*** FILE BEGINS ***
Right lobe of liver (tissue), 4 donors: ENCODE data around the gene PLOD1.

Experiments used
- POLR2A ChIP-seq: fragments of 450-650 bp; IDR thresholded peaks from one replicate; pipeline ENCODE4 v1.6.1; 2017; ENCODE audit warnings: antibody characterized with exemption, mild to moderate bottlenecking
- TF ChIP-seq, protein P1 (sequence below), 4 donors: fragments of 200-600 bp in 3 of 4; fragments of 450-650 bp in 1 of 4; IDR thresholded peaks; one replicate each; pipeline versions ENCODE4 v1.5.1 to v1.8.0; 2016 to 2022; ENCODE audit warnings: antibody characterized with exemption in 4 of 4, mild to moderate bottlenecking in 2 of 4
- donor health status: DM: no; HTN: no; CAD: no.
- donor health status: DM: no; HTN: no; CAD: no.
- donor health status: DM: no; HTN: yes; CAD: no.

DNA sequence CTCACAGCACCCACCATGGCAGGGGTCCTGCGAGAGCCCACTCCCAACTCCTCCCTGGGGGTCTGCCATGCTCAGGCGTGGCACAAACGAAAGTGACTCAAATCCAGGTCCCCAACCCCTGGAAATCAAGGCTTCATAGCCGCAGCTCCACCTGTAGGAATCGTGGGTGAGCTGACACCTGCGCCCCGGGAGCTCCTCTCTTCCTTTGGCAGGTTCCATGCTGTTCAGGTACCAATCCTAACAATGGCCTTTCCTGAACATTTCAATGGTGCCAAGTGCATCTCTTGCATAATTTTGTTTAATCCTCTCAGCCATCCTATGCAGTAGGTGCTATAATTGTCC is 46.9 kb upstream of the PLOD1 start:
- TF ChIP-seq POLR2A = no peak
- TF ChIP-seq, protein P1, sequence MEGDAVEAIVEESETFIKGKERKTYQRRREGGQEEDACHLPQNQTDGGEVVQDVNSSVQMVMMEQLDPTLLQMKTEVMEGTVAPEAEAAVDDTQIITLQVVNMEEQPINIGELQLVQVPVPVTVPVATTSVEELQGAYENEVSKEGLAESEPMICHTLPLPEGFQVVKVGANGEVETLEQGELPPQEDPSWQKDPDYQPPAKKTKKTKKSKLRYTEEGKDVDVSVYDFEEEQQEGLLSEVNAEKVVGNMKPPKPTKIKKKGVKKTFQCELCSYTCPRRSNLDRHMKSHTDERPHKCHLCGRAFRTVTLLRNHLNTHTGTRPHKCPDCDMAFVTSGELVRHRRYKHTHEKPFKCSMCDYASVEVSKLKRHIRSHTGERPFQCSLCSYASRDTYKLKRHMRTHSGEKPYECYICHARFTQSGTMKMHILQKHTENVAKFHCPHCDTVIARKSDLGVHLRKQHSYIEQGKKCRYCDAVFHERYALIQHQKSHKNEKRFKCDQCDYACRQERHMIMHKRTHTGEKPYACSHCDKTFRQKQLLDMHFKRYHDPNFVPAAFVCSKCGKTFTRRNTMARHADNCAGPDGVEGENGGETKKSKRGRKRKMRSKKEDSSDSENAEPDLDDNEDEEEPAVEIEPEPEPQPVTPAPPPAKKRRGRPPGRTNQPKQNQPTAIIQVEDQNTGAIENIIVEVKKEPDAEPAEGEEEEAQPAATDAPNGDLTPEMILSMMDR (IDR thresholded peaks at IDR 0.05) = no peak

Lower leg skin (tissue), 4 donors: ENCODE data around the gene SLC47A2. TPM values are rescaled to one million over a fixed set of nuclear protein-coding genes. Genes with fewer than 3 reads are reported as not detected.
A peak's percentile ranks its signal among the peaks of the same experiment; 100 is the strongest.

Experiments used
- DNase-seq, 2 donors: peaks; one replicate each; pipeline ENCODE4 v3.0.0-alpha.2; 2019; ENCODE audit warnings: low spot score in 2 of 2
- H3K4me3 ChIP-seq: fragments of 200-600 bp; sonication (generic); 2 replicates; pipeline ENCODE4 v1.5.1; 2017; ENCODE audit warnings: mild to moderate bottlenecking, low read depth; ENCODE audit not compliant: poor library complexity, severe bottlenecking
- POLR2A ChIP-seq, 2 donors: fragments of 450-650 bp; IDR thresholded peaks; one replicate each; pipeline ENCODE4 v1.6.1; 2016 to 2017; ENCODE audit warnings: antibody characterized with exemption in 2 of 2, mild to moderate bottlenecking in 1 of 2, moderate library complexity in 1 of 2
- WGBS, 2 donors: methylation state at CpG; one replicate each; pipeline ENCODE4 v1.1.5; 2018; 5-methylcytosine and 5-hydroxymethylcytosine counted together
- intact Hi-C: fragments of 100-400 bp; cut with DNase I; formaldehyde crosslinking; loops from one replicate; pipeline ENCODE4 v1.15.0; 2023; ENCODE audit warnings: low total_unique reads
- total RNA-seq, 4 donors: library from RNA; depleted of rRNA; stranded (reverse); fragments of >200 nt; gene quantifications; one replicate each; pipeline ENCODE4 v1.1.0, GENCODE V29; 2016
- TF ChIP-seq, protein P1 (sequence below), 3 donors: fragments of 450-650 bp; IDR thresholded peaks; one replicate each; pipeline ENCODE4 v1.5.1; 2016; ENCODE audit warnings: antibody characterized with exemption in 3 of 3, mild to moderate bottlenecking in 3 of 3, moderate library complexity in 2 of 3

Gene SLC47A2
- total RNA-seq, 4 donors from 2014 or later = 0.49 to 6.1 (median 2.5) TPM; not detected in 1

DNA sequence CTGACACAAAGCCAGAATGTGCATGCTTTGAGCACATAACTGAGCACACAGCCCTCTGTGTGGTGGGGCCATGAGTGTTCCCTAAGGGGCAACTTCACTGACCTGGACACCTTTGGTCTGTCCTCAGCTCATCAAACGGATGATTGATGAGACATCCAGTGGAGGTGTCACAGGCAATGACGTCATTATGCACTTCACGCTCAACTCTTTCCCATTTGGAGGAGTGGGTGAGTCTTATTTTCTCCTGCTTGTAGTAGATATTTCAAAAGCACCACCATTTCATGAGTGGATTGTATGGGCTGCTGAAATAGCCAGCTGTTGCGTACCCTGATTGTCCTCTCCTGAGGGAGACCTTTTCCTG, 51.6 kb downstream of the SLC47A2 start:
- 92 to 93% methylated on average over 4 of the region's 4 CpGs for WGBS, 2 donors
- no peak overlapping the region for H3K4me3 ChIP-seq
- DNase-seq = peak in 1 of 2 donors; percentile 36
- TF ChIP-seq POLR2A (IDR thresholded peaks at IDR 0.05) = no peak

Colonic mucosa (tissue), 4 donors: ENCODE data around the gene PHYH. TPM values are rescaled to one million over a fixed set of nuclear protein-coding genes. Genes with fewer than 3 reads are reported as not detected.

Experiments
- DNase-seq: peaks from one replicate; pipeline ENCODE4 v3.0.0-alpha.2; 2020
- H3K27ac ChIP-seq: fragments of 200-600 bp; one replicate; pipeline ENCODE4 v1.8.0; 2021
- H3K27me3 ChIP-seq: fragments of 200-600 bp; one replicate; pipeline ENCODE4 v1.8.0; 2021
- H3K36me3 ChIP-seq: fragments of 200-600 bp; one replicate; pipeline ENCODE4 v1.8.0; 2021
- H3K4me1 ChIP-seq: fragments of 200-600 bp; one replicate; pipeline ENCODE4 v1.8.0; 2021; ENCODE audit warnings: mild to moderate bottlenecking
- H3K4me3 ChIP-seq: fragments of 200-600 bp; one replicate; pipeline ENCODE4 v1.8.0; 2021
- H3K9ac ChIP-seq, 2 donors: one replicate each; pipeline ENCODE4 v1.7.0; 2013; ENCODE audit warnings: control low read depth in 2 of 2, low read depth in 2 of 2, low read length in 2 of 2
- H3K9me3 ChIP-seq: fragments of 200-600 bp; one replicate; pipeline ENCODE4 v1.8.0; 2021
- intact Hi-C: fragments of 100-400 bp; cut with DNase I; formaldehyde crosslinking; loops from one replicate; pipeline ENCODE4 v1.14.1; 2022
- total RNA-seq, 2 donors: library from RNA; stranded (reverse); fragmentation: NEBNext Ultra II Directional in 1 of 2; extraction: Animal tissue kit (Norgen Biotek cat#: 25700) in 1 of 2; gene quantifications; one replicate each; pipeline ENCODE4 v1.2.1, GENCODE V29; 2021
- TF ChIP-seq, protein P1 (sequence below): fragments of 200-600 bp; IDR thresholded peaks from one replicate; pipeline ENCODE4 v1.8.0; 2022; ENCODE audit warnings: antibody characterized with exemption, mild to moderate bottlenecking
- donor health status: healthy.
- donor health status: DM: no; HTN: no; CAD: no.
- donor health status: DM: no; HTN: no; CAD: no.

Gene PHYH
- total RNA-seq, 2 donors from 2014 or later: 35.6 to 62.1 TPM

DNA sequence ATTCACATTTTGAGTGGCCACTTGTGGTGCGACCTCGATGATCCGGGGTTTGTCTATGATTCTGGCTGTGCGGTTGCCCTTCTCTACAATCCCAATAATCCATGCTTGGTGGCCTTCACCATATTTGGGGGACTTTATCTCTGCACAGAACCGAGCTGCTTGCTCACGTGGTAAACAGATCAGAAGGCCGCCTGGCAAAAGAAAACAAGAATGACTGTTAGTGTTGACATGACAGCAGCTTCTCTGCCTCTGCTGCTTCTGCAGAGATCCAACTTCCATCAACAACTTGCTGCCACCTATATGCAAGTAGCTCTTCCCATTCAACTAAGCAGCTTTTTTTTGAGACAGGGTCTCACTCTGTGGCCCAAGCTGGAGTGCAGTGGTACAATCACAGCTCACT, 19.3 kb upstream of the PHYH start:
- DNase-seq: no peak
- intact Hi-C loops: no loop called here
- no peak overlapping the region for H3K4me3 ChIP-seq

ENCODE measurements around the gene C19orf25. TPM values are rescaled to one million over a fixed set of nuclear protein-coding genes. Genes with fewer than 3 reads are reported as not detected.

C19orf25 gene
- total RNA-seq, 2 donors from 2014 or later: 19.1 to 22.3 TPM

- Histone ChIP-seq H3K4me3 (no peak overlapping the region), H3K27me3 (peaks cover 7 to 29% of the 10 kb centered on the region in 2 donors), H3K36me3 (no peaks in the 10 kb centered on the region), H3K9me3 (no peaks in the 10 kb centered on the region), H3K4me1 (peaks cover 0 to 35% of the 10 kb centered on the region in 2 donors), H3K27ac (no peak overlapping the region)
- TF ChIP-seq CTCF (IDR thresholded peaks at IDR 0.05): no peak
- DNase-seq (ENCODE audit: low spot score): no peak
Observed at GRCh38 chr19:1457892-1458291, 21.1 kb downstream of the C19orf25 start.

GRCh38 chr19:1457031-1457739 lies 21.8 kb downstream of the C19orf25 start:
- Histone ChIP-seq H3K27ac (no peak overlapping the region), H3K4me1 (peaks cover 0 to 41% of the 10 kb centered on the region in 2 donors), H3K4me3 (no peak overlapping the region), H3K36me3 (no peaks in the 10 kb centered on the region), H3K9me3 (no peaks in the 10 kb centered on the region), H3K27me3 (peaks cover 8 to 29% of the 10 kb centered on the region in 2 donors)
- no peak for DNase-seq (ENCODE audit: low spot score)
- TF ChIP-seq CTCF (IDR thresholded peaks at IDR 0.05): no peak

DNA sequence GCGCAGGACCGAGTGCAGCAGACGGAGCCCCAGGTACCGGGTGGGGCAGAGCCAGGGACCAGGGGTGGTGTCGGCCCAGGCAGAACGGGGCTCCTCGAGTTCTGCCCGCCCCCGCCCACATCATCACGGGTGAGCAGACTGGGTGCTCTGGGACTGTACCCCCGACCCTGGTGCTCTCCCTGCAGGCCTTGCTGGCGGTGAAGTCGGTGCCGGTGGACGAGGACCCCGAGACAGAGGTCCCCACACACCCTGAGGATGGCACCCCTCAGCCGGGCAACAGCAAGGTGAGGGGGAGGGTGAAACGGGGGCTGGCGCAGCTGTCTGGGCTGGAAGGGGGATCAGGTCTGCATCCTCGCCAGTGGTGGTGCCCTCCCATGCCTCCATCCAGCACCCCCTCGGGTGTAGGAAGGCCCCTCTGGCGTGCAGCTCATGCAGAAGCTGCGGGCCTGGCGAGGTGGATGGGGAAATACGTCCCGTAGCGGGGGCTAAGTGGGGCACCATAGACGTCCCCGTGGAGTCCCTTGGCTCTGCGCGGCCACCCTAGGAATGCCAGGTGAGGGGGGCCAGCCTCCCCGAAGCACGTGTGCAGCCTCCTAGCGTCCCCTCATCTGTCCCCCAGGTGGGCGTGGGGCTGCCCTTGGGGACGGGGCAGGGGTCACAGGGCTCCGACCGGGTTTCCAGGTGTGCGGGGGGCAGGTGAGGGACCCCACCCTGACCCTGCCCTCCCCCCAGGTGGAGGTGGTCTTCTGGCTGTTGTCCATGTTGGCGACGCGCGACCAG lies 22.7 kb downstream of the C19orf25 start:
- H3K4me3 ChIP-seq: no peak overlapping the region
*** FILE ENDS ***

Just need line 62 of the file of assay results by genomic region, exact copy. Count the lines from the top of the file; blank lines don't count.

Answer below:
- H3K4me3 ChIP-seq: no peak overlapping the region